Team America has been doing rather badly for an unpleasantly long time; you can make a case that we've been losing consistently since Ronald Reagan, and even more, that the Reagan years were only a temporary interruption in a losing streak going back to the retirement of Eisenhower.  Are we more powerful, more successful, more respected in the world, proportionately richer, and most of all, freer than we were in 1961 when Ike hung up his jersey?  Hardly.

Therefore, rather than constantly natter on about the horserace, about who's up and who's down in this most depressing of primaries, we consider our time and yours to be better spent on the fundamentals.  In large part, Americans have forgotten what a football is, which end of the field you're supposed to run to, and what you're supposed to do once you get there, much less the details of how to go about accomplishing... um... whatever it is we're supposed to be accomplishing.  So we'll keep right on reminding them in our own small way, and arming our Gentle Readers with arguments they can use as the occasion arises.

Who knows?  Our Founders had a great faith in the ability of the American people to eventually make the right decision, though as Winston Churchill wryly observed, it's generally after trying everything else first.  By methodically testing and eliminating every conceivable candidate, the Republican Party is continuing in this noble tradition.

Far be it from us to shortstop this process by declaring for one of them right now - even if we could make up our minds that there was one sufficiently worthy!  All in good time - and in the meantime, the more intellectual armaments we can create, the better.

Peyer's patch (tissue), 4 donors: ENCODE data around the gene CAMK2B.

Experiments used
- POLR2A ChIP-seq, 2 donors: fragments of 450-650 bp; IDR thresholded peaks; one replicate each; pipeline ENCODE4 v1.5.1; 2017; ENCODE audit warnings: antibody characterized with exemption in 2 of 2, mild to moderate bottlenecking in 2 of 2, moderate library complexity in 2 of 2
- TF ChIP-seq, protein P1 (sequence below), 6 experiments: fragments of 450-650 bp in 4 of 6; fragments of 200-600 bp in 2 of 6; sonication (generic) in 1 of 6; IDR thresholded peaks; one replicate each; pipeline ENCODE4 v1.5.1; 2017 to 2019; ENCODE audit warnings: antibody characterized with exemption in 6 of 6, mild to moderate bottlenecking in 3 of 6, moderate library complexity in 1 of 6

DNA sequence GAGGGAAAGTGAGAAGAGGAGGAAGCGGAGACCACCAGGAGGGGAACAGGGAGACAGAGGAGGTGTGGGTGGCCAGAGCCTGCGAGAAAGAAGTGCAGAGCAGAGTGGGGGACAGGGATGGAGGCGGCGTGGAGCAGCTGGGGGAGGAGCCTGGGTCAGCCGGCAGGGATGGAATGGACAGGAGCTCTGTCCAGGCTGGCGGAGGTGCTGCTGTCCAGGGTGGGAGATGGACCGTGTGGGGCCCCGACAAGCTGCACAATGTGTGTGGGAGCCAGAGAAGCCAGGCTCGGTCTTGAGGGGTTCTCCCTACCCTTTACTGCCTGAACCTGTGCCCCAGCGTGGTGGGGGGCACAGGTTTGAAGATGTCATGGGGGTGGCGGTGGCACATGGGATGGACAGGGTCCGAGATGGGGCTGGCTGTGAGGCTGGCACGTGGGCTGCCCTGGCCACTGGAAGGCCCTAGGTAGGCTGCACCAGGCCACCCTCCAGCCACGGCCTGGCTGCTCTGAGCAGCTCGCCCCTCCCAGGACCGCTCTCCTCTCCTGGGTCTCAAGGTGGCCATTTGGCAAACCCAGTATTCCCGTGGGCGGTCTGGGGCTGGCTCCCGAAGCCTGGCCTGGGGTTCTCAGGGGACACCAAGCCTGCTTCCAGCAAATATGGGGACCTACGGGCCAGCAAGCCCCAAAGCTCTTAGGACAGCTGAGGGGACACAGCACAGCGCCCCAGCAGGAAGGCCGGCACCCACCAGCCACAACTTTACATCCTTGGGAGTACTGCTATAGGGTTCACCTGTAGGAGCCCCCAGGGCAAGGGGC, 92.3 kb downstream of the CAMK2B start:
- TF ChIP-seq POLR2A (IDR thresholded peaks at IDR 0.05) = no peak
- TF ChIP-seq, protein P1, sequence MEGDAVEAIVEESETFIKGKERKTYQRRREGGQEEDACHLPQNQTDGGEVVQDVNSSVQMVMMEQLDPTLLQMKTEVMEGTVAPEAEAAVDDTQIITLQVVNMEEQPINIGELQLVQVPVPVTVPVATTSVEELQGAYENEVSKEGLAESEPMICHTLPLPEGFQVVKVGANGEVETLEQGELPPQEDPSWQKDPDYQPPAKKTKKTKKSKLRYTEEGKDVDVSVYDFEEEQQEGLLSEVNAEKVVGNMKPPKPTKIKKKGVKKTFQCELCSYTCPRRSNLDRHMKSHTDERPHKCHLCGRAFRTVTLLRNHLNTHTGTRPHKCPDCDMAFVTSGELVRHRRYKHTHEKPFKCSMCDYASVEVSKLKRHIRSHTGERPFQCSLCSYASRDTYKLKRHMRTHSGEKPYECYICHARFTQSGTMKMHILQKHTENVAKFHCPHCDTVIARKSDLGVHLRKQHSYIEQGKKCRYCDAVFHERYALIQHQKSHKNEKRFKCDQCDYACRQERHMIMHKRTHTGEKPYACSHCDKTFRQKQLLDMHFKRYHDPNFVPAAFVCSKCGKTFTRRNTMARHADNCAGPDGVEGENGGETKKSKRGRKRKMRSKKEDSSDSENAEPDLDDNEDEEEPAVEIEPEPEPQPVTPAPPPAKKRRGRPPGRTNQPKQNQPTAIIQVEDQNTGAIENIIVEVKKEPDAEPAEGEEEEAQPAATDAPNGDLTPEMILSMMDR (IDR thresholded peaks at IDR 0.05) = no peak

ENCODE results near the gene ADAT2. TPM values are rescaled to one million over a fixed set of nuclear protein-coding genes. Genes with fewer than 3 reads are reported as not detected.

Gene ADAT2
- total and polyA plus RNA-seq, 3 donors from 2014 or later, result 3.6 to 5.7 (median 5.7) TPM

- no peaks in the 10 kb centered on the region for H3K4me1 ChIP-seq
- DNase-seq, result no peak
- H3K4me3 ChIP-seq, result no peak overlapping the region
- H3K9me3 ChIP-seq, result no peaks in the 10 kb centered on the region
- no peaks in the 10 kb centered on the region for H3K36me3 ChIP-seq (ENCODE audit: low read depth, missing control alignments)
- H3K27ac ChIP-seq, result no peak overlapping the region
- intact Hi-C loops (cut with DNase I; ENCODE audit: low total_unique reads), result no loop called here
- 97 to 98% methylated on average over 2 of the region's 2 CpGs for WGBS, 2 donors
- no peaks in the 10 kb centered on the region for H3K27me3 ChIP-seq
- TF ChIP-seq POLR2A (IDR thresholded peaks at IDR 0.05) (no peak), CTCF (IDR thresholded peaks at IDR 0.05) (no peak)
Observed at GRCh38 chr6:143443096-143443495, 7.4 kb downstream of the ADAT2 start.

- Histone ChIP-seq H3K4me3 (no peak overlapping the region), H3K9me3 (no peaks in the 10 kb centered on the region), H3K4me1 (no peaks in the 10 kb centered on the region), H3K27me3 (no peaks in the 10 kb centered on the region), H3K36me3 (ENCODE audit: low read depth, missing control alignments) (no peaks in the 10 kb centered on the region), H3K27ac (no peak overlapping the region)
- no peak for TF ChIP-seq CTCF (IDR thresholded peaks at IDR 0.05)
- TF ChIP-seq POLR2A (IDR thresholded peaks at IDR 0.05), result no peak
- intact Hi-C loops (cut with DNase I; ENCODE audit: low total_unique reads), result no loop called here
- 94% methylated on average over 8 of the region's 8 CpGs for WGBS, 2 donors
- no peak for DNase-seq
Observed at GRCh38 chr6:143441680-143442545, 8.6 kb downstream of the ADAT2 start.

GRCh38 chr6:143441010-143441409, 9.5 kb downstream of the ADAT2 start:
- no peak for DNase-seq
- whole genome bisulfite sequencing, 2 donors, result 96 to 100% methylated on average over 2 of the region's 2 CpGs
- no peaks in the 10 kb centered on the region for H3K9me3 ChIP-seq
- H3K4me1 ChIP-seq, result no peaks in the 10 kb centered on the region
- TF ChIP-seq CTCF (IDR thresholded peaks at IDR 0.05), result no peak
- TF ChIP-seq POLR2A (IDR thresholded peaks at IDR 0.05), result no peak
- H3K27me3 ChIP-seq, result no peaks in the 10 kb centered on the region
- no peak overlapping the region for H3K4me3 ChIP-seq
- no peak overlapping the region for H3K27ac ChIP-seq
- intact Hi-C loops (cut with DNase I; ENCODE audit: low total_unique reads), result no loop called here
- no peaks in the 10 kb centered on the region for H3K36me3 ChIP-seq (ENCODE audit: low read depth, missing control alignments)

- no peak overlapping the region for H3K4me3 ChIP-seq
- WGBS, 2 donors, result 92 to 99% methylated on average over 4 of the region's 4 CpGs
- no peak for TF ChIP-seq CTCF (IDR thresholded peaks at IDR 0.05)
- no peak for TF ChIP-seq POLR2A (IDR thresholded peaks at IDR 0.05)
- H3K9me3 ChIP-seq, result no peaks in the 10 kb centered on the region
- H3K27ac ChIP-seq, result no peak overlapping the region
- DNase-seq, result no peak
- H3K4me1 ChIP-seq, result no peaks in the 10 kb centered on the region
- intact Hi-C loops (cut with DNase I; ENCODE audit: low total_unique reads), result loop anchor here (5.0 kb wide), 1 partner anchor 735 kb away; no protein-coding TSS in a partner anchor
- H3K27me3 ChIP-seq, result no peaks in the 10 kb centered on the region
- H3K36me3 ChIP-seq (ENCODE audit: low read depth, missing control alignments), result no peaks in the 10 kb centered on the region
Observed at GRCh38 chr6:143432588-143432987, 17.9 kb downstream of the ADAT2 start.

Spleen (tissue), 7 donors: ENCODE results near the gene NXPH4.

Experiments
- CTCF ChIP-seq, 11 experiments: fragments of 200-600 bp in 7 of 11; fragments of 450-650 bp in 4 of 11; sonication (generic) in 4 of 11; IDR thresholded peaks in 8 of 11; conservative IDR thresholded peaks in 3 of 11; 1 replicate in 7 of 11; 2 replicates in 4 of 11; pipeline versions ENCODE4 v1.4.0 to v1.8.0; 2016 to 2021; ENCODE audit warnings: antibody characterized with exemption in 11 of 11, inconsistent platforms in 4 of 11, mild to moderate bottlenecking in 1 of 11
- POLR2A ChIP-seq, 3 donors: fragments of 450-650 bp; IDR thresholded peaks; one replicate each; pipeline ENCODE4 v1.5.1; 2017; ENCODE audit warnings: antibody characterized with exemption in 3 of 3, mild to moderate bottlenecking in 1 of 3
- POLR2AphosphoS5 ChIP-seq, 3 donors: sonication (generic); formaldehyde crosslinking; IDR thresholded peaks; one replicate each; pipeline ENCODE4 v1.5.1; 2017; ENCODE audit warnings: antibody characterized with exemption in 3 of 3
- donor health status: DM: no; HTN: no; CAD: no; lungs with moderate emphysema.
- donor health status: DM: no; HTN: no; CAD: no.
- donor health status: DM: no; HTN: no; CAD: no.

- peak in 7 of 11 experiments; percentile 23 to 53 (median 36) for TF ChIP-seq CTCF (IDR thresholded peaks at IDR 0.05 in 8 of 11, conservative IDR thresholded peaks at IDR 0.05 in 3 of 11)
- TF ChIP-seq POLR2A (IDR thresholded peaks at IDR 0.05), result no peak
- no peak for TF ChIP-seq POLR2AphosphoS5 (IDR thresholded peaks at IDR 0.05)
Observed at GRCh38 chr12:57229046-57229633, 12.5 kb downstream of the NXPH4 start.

Petrarch is a contributing editor for Scragged.  Read other Scragged.com articles by Petrarch or other articles on Politics.
Reader Comments

This comment is a little off subject.
I agree that Reagan was an interruption but the
last era of us moving forward as a country on our own accord was
prior to the passage of anti-trust laws. Ike had the advantage of a
world destroyed by WWII.

December 28, 2011 6:20 PM

Interesting that you should make that connection, because I consider antitrust law to be one of the few legitimate government interventions in the marketplace, at least in principle.

December 28, 2011 7:22 PM

I am of the opinion after studying anti-trust
government intervention, that it causes prices to
go up, not down. I cite the Standard Oil case
as an example. Rockefeller caused kerosene
prices to go down from 26 cents per gallon to
6 cents per gallon over a 20 year period.
Result was a price increase after Standard was broken up.
Standard Oil is but one example. When government
interfers the people pay.
Having said that colusion is another matter.

December 28, 2011 9:00 PM

I think I'd have to agree with Bassboat twice on this one. Not only did anti-monopoly laws have the perverse effect of killing off smaller companies and driving prices back up, but as far as I've been able to tell, most of our post-war prosperity was *despite* government overreach, excessive taxation, currency destruction, destructive social policy, and ceaselessly increasing regulation and interference. We enjoyed nearly uninterrupted prosperity between, say, 1949 and 1973 largely because the rest of the world was in ruins.

December 29, 2011 3:44 AM